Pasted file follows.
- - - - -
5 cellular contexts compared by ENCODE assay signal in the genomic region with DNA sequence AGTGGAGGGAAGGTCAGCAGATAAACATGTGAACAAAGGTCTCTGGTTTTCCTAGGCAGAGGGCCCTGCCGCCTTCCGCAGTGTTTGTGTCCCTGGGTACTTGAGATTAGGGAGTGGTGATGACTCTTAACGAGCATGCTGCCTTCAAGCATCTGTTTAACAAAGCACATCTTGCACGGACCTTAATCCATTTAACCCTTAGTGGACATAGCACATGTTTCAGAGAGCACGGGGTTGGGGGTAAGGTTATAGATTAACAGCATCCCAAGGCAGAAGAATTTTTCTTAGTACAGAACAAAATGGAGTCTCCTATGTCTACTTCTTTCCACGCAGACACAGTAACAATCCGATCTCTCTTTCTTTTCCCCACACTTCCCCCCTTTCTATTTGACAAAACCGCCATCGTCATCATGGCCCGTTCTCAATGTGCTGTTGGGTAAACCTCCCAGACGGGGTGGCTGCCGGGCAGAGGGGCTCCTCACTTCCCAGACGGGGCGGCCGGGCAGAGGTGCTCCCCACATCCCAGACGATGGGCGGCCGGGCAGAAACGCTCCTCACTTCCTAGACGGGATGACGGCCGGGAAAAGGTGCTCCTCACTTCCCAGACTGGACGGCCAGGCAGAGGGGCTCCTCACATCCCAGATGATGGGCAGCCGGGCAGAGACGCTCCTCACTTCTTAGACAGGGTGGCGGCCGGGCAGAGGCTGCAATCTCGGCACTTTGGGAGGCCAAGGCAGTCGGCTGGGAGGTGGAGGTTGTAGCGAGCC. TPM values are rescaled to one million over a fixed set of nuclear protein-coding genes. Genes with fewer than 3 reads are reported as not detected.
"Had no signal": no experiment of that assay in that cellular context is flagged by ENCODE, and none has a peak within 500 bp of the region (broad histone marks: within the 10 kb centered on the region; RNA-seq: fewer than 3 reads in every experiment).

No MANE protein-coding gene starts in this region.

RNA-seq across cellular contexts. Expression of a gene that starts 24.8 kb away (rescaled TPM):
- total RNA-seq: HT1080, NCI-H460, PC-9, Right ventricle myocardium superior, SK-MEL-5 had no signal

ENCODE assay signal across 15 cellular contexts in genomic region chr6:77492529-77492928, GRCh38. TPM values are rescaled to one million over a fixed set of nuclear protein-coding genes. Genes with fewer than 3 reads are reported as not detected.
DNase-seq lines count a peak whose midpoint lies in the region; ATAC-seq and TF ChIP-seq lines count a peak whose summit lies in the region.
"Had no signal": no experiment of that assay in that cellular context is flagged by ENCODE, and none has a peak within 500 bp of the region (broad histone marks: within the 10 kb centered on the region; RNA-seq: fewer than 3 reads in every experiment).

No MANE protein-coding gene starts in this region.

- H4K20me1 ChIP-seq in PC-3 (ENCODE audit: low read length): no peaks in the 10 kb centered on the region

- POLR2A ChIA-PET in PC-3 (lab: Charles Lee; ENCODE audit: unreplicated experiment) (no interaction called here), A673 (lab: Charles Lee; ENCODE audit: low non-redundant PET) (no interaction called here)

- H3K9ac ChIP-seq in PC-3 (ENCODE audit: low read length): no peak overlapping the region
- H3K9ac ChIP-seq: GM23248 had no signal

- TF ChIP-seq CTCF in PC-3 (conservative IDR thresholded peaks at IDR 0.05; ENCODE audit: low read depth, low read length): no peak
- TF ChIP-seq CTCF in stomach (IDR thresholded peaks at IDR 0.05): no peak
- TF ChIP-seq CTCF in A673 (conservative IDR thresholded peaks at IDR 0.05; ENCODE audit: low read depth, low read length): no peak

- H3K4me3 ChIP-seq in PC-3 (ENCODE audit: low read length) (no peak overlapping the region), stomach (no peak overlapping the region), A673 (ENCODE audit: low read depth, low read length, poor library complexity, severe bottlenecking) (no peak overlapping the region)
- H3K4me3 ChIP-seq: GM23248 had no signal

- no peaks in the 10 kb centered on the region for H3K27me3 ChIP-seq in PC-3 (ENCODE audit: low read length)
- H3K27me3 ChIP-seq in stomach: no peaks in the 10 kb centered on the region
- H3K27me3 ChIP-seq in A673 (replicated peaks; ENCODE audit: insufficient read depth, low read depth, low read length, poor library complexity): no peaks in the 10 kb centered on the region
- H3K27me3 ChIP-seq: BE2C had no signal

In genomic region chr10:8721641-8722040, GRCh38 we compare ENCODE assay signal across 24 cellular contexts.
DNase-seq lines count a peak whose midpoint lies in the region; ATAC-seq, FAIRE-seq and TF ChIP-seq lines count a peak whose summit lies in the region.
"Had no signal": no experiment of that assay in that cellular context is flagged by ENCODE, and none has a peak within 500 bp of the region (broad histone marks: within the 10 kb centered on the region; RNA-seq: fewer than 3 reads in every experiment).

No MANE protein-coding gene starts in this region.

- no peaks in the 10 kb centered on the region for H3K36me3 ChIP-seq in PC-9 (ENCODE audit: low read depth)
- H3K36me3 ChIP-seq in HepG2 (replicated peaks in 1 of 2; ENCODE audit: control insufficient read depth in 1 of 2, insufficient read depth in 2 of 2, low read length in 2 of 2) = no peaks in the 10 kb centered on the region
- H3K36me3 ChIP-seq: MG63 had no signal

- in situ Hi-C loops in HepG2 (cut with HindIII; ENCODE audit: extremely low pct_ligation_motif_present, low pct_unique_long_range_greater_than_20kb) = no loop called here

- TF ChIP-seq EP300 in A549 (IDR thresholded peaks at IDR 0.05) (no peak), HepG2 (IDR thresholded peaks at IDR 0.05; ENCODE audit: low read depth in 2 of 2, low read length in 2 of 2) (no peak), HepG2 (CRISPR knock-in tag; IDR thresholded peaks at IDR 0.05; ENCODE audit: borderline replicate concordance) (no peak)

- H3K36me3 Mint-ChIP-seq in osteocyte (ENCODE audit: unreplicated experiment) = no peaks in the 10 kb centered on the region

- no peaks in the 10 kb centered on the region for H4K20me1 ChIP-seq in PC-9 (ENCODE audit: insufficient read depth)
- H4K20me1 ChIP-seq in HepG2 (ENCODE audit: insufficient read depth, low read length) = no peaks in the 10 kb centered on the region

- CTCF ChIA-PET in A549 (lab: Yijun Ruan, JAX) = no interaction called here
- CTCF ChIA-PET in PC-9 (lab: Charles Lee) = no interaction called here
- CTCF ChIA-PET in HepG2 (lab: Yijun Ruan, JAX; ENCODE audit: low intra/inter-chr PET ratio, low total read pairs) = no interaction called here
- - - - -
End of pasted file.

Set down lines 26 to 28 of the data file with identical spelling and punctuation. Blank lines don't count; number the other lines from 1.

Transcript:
No MANE protein-coding gene starts in this region.

- no peaks in the 10 kb centered on the region for H3K36me3 ChIP-seq in PC-9 (ENCODE audit: low read depth)
- H3K36me3 ChIP-seq in HepG2 (replicated peaks in 1 of 2; ENCODE audit: control insufficient read depth in 1 of 2, insufficient read depth in 2 of 2, low read length in 2 of 2) = no peaks in the 10 kb centered on the region